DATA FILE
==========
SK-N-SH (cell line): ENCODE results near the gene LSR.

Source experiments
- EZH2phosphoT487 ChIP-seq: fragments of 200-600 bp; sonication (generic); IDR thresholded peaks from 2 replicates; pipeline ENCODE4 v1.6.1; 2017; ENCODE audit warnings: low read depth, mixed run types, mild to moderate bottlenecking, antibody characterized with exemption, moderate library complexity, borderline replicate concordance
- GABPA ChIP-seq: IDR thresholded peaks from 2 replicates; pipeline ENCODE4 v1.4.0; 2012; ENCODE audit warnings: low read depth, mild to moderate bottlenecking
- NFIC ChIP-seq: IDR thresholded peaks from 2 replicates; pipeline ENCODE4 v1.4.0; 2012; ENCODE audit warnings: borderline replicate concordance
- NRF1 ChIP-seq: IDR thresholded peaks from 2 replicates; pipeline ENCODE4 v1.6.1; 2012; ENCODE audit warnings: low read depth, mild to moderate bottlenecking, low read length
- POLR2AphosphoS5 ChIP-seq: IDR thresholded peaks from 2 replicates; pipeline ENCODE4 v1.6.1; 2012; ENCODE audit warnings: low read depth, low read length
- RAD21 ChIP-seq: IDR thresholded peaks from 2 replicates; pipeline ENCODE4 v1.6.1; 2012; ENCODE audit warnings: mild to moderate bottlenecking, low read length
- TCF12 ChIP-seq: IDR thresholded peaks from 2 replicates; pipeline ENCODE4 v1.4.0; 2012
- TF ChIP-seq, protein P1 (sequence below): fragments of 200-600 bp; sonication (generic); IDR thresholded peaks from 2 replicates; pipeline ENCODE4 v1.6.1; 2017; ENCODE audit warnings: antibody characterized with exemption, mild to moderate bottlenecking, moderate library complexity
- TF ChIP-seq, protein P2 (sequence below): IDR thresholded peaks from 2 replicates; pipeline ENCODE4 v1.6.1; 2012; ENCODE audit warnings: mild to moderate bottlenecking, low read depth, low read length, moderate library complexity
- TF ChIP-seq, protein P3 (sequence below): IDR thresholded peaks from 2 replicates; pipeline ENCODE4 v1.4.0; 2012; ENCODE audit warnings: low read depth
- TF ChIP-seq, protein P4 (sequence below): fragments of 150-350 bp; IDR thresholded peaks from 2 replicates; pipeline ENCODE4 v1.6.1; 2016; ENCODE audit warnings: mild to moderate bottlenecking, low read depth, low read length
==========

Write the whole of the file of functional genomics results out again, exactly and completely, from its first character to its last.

SK-N-SH (cell line): ENCODE results near the gene LSR.

Source experiments
- EZH2phosphoT487 ChIP-seq: fragments of 200-600 bp; sonication (generic); IDR thresholded peaks from 2 replicates; pipeline ENCODE4 v1.6.1; 2017; ENCODE audit warnings: low read depth, mixed run types, mild to moderate bottlenecking, antibody characterized with exemption, moderate library complexity, borderline replicate concordance
- GABPA ChIP-seq: IDR thresholded peaks from 2 replicates; pipeline ENCODE4 v1.4.0; 2012; ENCODE audit warnings: low read depth, mild to moderate bottlenecking
- NFIC ChIP-seq: IDR thresholded peaks from 2 replicates; pipeline ENCODE4 v1.4.0; 2012; ENCODE audit warnings: borderline replicate concordance
- NRF1 ChIP-seq: IDR thresholded peaks from 2 replicates; pipeline ENCODE4 v1.6.1; 2012; ENCODE audit warnings: low read depth, mild to moderate bottlenecking, low read length
- POLR2AphosphoS5 ChIP-seq: IDR thresholded peaks from 2 replicates; pipeline ENCODE4 v1.6.1; 2012; ENCODE audit warnings: low read depth, low read length
- RAD21 ChIP-seq: IDR thresholded peaks from 2 replicates; pipeline ENCODE4 v1.6.1; 2012; ENCODE audit warnings: mild to moderate bottlenecking, low read length
- TCF12 ChIP-seq: IDR thresholded peaks from 2 replicates; pipeline ENCODE4 v1.4.0; 2012
- TF ChIP-seq, protein P1 (sequence below): fragments of 200-600 bp; sonication (generic); IDR thresholded peaks from 2 replicates; pipeline ENCODE4 v1.6.1; 2017; ENCODE audit warnings: antibody characterized with exemption, mild to moderate bottlenecking, moderate library complexity
- TF ChIP-seq, protein P2 (sequence below): IDR thresholded peaks from 2 replicates; pipeline ENCODE4 v1.6.1; 2012; ENCODE audit warnings: mild to moderate bottlenecking, low read depth, low read length, moderate library complexity
- TF ChIP-seq, protein P3 (sequence below): IDR thresholded peaks from 2 replicates; pipeline ENCODE4 v1.4.0; 2012; ENCODE audit warnings: low read depth
- TF ChIP-seq, protein P4 (sequence below): fragments of 150-350 bp; IDR thresholded peaks from 2 replicates; pipeline ENCODE4 v1.6.1; 2016; ENCODE audit warnings: mild to moderate bottlenecking, low read depth, low read length